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Joss house

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Joss house

A Shenist temple or Chinese folk temple is a place for worshiping the variety of indigenous Chinese shen (deities, saints, ancestors and supernatural beings) from Chinese folk religion (Shenism) and Chinese mythology.

They can be distinguished into miao (庙), called "joss houses", "deity houses" or simply "temples" in English, and ci (祠), called "ancestral halls" or simply "temples" in English. Both the terms actually mean "temple" in Chinese, and they've been used interchangeably many times. However miao is the general Chinese term for "temple" understood as "place of worship", and can be used for places of worship of any religion. In Chinese folk religion it is mostly associated with temples which enshrine nature gods and patron gods. Instead ci is the specific term for temples enshrining ancestry gods, human beings apotheosized as gods.

"Joss" is a corrupted version of the Portuguese word for "god", deus. "Joss house" was in common use in English in western North America during frontier times, when joss houses were a common feature of Chinatowns. The name "joss house" describes the environment of worship. Joss sticks, a kind of incense, are burned inside and outside of the house.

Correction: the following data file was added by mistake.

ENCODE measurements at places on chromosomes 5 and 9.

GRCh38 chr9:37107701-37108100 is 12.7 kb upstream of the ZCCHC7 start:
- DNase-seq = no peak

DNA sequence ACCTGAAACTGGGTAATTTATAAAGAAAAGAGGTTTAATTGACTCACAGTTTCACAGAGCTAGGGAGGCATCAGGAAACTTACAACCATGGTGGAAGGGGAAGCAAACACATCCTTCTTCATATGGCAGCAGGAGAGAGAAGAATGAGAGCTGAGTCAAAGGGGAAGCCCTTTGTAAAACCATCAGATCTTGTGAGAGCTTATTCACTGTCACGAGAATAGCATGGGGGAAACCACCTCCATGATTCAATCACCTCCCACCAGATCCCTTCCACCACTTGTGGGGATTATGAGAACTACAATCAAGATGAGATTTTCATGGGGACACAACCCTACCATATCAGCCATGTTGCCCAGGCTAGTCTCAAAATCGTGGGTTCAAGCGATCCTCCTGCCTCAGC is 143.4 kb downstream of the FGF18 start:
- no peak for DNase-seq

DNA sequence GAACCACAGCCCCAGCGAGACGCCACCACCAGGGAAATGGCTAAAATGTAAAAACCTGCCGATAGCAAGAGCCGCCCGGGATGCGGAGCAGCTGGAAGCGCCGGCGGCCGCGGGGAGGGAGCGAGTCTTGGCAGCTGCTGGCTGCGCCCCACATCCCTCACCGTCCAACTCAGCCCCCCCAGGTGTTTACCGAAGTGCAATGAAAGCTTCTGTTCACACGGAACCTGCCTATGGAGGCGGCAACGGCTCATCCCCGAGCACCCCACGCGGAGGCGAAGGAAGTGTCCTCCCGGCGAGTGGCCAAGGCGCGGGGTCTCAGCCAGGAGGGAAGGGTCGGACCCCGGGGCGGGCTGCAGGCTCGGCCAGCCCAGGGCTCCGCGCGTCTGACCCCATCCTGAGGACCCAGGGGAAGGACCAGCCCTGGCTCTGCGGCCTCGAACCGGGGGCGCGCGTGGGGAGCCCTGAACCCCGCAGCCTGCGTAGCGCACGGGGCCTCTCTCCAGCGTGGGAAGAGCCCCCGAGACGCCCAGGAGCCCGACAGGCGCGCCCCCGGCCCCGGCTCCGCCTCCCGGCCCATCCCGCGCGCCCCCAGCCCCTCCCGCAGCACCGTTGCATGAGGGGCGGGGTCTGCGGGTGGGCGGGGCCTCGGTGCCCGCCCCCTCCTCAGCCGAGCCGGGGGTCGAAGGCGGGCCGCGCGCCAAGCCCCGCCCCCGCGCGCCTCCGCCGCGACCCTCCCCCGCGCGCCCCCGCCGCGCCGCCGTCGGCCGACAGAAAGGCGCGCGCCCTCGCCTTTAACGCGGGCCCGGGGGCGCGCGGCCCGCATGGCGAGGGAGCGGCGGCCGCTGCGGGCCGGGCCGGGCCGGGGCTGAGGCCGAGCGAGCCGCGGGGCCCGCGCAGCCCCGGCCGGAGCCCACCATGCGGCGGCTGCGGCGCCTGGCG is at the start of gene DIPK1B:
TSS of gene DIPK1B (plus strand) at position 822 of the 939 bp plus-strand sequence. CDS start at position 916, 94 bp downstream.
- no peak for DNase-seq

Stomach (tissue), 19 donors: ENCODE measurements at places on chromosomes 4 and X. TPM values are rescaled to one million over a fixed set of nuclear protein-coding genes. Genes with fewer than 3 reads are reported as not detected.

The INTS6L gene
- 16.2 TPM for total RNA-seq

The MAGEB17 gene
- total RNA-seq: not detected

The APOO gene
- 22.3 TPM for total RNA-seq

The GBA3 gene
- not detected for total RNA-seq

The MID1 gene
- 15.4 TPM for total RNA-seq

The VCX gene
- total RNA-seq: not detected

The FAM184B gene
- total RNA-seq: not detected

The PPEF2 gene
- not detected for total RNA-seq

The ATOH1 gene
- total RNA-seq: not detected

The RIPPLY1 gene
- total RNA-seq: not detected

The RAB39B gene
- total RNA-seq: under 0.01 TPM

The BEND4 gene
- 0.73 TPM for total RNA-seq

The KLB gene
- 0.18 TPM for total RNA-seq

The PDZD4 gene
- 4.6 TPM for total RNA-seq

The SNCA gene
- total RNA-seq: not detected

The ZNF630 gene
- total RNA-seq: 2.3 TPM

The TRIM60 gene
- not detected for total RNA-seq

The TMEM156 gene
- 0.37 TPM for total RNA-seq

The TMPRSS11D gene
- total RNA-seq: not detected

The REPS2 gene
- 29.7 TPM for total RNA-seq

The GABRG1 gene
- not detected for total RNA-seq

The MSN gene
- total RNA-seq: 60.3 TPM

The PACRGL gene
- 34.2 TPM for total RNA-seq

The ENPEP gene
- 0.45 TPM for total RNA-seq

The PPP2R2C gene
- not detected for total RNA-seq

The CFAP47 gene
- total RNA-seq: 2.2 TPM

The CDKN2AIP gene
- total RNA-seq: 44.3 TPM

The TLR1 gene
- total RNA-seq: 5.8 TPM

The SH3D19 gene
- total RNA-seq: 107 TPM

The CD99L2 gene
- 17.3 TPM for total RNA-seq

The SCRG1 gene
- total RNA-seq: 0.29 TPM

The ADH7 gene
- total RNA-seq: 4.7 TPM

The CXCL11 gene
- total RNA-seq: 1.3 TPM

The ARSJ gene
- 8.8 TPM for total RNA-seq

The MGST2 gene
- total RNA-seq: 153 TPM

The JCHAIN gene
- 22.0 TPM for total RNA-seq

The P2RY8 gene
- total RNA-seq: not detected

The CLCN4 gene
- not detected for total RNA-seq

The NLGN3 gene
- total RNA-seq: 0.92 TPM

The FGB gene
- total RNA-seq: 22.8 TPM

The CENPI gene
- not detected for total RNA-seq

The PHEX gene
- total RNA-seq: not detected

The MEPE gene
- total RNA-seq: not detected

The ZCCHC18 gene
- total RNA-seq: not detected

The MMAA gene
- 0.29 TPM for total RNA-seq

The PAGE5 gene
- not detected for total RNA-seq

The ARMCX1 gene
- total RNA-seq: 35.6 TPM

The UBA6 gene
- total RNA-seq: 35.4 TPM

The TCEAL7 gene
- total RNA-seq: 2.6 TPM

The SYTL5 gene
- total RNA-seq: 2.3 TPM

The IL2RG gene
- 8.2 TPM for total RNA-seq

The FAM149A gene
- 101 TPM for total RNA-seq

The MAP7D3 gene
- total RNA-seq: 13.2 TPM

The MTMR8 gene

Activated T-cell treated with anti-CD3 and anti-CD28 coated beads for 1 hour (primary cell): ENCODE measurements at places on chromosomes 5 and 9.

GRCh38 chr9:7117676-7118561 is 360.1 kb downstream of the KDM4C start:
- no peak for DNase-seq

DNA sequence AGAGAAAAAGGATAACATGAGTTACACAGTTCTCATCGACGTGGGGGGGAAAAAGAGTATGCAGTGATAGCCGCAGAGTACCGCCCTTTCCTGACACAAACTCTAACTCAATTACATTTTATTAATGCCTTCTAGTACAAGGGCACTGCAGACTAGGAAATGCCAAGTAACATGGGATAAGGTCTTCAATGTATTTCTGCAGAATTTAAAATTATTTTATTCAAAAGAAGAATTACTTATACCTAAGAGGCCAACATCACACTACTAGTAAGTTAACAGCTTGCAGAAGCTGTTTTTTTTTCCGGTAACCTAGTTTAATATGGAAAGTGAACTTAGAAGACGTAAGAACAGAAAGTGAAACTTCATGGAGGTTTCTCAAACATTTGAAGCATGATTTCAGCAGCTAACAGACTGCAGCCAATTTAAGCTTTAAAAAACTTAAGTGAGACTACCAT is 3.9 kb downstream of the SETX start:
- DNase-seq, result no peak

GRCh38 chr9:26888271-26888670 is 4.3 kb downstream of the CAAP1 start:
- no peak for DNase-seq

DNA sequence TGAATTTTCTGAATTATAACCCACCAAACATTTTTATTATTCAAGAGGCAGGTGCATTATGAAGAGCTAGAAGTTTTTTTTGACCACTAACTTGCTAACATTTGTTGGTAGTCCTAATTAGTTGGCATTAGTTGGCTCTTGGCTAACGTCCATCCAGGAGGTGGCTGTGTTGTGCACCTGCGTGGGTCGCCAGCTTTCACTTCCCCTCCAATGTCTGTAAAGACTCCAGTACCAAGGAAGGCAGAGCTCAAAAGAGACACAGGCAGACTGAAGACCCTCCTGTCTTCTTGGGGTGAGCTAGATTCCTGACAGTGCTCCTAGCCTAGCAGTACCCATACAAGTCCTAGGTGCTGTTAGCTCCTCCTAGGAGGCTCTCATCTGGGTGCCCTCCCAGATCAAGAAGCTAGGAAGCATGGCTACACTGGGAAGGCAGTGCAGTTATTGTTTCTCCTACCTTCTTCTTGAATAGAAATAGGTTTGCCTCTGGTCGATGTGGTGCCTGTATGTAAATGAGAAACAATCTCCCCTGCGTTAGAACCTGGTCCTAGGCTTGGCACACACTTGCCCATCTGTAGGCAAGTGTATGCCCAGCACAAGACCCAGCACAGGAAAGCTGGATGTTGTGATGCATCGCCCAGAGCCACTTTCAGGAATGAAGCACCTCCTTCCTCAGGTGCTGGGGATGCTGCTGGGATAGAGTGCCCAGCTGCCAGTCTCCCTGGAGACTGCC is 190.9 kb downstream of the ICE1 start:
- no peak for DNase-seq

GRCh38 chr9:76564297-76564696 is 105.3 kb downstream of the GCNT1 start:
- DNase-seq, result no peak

Shenist temples are distinct from Taoist temples (观 guan or 道观 daoguan) and Buddhist monasteries (寺 si) in that they are established and administered by local communities; few or no priests stay in folk temples. Shenist temples are usually small, very colourful, and decorated with traditional figures on their roofs (dragons and deities), although some evolve into significant structures. Other terms associated to templar structures of Shenism and other religions in China are 宫 gong ("palace"), often used for large temples (even if mostly Taoist) built by imperial officials, and 院 yuan, a general term for "sanctuary", "shrine".

As they are not large established institutions, many Shenist temples in mainland China were damaged or closed in the Cultural Revolution period, although many are being restored since then. They can also be found in Hong Kong, Macau, Taiwan and Chinese communities in Southeast Asia. Mazu (also named Tin Hau or A-ma) is one of the most popular deities in South China, Caishen is more and more popular among rich upper-class mainlanders, Huangdi is worshipped as the supreme divine ancestor of Chinese civilization.

See also

External links

Examples of family patriarchs temples networks
  • Jiangxi Liu Ancestral Network
  • Wuhua Li (Lee) Ancestral Network
Examples of deities temples networks
  • Mazu Culture Network
  • Macao Mazu Culture Network
  • Hong Kong Guang Gong Culture Network
  • Quzi (Qu Yuan) Temples Network
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